68′ — Bush saves Kamara’s PK to preserve lead — It would have re-tied the series on aggregate, but it was a very soft penalty decision in the first place. Kamara hadn’t taken a penalty all season long, but he talked Higuain out of the responsibility nonetheless. It was a poor penalty, saved rather easily by Bush as long as he goes the right way.

78′ — Finlay puts home the rebound, 3-3 on aggregate — Duka was offside on his goal in the first half, and Jack McInerney was offside during the build-up to Finlay’s goal late in the second half, so we’re even now. To extra time we go.

111′ — Kamara heads home again late in extra time — Kei Kamara, expert header of soccer balls. The man is brilliant when it comes to finish chances with his head, as evidenced in his late winner to send Cedrick Mabwati’s header home from an incredibly tough angle, from a fair distance out.

[ FOLLOW: All of PST’s MLS coverageStandings | Stats | Schedule ]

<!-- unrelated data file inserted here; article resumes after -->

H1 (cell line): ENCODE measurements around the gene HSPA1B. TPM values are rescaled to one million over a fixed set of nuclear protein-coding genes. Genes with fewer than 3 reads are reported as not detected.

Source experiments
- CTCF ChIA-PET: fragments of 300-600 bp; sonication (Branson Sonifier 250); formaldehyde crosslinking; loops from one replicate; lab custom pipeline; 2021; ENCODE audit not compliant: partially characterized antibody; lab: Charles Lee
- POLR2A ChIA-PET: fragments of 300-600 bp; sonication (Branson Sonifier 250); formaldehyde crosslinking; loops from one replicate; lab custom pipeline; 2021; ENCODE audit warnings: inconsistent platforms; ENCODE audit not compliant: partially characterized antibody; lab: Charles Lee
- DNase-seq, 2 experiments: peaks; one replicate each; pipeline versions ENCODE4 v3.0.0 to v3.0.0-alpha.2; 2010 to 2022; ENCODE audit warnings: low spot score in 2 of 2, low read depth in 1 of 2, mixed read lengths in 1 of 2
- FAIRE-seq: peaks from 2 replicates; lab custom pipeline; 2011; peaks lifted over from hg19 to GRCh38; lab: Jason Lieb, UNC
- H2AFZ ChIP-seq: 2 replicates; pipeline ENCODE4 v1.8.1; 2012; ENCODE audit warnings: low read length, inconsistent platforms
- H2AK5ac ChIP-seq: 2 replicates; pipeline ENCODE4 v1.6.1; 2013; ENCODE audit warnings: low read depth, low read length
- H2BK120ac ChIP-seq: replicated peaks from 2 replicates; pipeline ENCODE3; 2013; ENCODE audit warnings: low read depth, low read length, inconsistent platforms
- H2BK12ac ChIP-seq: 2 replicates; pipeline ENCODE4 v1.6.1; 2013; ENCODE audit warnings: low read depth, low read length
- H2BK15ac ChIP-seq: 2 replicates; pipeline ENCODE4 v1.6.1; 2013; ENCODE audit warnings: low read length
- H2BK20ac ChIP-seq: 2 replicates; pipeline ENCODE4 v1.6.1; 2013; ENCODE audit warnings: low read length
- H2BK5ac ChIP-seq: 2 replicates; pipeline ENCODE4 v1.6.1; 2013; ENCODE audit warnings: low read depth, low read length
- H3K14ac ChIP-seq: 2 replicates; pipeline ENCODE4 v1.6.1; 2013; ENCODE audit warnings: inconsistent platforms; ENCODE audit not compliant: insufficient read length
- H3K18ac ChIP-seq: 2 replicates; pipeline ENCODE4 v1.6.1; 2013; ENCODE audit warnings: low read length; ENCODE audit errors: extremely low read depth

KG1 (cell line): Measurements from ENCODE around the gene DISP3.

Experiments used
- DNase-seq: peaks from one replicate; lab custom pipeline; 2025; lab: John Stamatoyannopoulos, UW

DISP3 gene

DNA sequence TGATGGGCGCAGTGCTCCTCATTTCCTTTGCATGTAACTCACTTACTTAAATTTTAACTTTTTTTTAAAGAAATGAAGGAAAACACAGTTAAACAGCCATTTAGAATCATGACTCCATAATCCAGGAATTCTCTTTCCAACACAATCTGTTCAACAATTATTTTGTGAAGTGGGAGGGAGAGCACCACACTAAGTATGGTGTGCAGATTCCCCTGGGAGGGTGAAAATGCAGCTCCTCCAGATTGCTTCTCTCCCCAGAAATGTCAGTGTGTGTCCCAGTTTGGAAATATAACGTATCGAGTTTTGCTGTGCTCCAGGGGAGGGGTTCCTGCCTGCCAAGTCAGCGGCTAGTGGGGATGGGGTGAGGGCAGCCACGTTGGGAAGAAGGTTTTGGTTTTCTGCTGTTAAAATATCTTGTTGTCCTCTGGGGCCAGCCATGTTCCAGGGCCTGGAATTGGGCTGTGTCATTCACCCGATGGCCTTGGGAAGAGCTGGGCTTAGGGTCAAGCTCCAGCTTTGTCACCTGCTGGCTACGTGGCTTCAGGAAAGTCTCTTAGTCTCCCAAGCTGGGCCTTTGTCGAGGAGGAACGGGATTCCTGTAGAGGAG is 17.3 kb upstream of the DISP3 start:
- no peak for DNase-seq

Man of the match: Kei Kamara

Goalscorers: Kamara (4′, 111′), Duka (40′), Finlay (78′)

CCL final: Montreal Impact very much alive after 1-1 draw with Club America in first leg


The Montreal Impact were not supposed to be here. After finishing 19th (out of 19 teams) in Major League Soccer during the 2014 season, Frank Klopas’s side were supposed to get blown out of the CONCACAF Champions League knockout rounds and serve as an afterthought to the teams with a real chance of winning the competition.

[ FOLLOW: All of PST’s MLS coverage | CCL ]

Someone forget to tell the Impact, because here they are, 90 minutes away from being crowned CONCACAF champions following a 1-1 draw with Mexican side Club America in the first leg of the CCL final on Wednesday night. Forget about winning or even drawing the first leg — they were supposed to get run out of the building, totally embarrassed and effectively defeated before the second leg was even played on their home turf.

The Impact nabbed an early lead (16th minute), and so very nearly did the unthinkable. Dominic Oduro made a darting run into the right channel, played a clever through ball to the top of the box, where Dilly Duka’s dummy attracted the attention of America’s defense just enough to free up Ignacio Piatti near the penalty spot. The Argentine midfielder made no mistake with his finish and Montreal were in dreamland (below video).